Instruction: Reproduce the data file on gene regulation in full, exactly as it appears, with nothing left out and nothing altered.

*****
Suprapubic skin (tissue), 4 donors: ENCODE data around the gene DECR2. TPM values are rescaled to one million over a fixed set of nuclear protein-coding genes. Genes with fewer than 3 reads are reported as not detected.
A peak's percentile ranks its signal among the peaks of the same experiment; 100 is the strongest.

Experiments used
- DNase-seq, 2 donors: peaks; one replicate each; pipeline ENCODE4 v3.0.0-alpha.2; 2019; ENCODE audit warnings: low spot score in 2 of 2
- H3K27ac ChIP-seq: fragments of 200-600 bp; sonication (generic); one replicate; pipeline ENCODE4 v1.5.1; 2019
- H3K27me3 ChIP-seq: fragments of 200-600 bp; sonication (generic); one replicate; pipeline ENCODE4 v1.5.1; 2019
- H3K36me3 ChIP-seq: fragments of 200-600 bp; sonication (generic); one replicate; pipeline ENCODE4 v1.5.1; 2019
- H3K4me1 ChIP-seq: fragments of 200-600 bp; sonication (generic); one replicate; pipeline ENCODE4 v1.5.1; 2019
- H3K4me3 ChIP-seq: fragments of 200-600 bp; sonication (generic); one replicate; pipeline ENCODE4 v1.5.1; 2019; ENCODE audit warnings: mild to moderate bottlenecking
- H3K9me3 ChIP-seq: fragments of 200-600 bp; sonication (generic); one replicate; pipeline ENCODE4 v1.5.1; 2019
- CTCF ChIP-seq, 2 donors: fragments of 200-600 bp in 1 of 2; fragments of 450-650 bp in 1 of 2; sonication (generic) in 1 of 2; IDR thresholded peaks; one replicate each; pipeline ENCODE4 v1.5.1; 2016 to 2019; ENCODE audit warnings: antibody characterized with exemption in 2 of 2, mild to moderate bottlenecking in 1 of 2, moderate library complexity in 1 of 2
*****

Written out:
Suprapubic skin (tissue), 4 donors: ENCODE data around the gene DECR2. TPM values are rescaled to one million over a fixed set of nuclear protein-coding genes. Genes with fewer than 3 reads are reported as not detected.
A peak's percentile ranks its signal among the peaks of the same experiment; 100 is the strongest.

Experiments used
- DNase-seq, 2 donors: peaks; one replicate each; pipeline ENCODE4 v3.0.0-alpha.2; 2019; ENCODE audit warnings: low spot score in 2 of 2
- H3K27ac ChIP-seq: fragments of 200-600 bp; sonication (generic); one replicate; pipeline ENCODE4 v1.5.1; 2019
- H3K27me3 ChIP-seq: fragments of 200-600 bp; sonication (generic); one replicate; pipeline ENCODE4 v1.5.1; 2019
- H3K36me3 ChIP-seq: fragments of 200-600 bp; sonication (generic); one replicate; pipeline ENCODE4 v1.5.1; 2019
- H3K4me1 ChIP-seq: fragments of 200-600 bp; sonication (generic); one replicate; pipeline ENCODE4 v1.5.1; 2019
- H3K4me3 ChIP-seq: fragments of 200-600 bp; sonication (generic); one replicate; pipeline ENCODE4 v1.5.1; 2019; ENCODE audit warnings: mild to moderate bottlenecking
- H3K9me3 ChIP-seq: fragments of 200-600 bp; sonication (generic); one replicate; pipeline ENCODE4 v1.5.1; 2019
- CTCF ChIP-seq, 2 donors: fragments of 200-600 bp in 1 of 2; fragments of 450-650 bp in 1 of 2; sonication (generic) in 1 of 2; IDR thresholded peaks; one replicate each; pipeline ENCODE4 v1.5.1; 2016 to 2019; ENCODE audit warnings: antibody characterized with exemption in 2 of 2, mild to moderate bottlenecking in 1 of 2, moderate library complexity in 1 of 2